While we humans are primarily visually oriented, dogs mainly rely on their excellent sense of smell when perceiving their surroundings. For dogs, the sense of smell is crucial to survival. A dog’s nose has very special properties and is specially adapted to the needs of the dog: the dog has cold sensors all over its body, but it can only feel the heat on its nose. Because dogs are born blind, this is a vital sense of touch for the puppies, allowing them to instantly find their mother’s warm teats.
The dog’s nose – the perception world champion among the sense organs
A dog can even use it to precisely identify the fatty acids that are part of the scent of mammalian skin. A dog, therefore, smells deer or other members of the same species long before we even suspect them. Its nose smells in stereo – each nostril separately – this way the dog can judge the direction of a trail and even follow an old trail.
Long snout – better nose
In addition, the smell performance is also many times better than ours. The more pronounced sense of smell can already be recognized by the number of olfactory cells, although there are dog breeds considerable differences between them. The human nose has only 20 to 30 million olfactory cells, the dachshund’s nose around 125 million, and a shepherd dog even 220 million. The longer a dog’s snout is, the better its sense of smell because then there is more space for the mucous membrane that absorbs scent molecules. Glands provide constant moisture there, which is why the dog’s nose is always cold and damp. When tracking, dogs breathe in up to 300 times per minute to get constant “updates” on the scent situation. This dries out the mucous membranes, which is why nose work makes you incredibly thirsty.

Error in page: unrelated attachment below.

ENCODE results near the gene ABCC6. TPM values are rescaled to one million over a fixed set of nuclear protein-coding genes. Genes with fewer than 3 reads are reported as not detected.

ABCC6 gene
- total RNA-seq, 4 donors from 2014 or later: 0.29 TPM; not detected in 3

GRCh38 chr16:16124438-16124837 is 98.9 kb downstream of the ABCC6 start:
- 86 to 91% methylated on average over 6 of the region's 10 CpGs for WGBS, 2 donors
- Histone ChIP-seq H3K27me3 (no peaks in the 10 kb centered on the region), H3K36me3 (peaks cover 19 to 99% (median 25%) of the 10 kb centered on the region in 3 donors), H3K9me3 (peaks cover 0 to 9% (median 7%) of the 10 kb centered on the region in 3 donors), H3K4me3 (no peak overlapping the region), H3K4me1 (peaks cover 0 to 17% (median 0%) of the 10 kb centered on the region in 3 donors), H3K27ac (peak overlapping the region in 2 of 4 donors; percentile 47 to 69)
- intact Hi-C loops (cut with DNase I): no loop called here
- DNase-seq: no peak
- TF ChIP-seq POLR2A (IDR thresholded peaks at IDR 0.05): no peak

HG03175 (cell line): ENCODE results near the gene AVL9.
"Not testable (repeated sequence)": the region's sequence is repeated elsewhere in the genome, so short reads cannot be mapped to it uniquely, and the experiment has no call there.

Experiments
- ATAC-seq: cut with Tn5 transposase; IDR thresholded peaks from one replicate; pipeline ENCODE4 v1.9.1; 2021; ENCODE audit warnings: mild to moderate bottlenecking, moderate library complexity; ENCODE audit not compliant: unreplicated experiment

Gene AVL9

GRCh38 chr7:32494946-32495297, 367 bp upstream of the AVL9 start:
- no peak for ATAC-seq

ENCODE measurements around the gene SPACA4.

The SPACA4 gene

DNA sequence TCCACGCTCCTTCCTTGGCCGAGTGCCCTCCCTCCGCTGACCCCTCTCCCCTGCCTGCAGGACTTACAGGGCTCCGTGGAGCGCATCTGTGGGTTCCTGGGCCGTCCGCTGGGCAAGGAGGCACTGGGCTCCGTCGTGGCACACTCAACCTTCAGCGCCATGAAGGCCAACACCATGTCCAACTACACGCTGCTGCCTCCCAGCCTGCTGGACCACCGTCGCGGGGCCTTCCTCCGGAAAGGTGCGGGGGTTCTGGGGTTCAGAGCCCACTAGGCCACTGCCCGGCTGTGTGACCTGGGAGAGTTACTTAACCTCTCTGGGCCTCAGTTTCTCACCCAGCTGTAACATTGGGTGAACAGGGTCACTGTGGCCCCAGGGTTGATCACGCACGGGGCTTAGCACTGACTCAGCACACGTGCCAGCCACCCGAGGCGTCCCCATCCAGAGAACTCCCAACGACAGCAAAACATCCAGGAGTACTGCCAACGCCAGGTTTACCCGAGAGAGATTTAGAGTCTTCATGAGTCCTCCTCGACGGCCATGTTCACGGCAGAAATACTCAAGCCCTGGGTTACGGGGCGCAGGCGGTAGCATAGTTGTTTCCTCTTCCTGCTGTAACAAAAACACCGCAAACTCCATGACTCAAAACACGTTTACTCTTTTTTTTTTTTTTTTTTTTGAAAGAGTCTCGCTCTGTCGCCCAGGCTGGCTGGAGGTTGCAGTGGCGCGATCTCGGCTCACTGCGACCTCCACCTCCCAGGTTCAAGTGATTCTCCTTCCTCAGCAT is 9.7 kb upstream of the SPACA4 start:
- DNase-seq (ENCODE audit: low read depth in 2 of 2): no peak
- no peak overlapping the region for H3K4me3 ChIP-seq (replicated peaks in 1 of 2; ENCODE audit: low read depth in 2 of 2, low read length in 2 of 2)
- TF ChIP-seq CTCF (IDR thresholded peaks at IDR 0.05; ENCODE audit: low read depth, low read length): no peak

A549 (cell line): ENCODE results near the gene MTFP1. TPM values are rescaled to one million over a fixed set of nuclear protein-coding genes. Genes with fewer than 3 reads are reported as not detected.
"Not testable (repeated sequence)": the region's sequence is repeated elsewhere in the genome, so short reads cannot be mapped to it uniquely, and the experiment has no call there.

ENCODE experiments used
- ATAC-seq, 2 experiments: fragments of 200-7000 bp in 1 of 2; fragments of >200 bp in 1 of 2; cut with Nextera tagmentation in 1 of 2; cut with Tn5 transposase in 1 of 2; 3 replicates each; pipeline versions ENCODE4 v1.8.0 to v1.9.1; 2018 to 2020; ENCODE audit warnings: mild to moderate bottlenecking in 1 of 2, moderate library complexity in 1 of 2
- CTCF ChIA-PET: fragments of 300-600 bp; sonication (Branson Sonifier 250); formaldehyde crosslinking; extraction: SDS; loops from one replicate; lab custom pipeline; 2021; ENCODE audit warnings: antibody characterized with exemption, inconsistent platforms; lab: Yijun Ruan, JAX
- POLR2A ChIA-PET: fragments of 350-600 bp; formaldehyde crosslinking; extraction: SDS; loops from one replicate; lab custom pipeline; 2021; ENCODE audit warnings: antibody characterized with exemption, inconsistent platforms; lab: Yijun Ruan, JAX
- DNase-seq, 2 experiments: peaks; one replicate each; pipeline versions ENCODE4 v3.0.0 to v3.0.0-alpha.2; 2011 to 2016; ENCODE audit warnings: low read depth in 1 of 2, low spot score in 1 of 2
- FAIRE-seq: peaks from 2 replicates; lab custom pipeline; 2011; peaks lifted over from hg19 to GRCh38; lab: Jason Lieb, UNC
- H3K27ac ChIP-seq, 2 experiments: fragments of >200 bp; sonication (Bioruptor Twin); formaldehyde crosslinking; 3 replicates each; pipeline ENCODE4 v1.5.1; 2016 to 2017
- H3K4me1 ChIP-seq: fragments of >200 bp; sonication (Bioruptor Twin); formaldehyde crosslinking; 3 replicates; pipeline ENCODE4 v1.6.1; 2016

Dog’s nose in the service of man
Through intensive training, a dog’s phenomenal olfactory power can be used specifically in the service of humans. For police and border guards, dogs track down drugs or bombs, trained rescue dogs find missing or buried people, and foodies can help dogs find truffles. Dogs with the right nose can also help people with health problems: trained assistance dogs can identify a possible seizure in epileptics before it occurs. This allows the person to put themselves in a safe position so as not to injure themselves during the seizure.
Detection dogs for lung cancer detection
Dogs can also sniff out whether a person has lung cancer – regardless of whether the patient smokes or has the lung disease COPD. In a medical pilot test by DARWIN GmbH in Styria (A), the specially trained dogs correctly identified more than 93% of the 2,250 checks during the breath test. In a study conducted in Germany, four dogs detected cancer in 71 out of 100 cases. These impressive results give hope that this method will also set a milestone in the detection of lung cancer in the foreseeable future.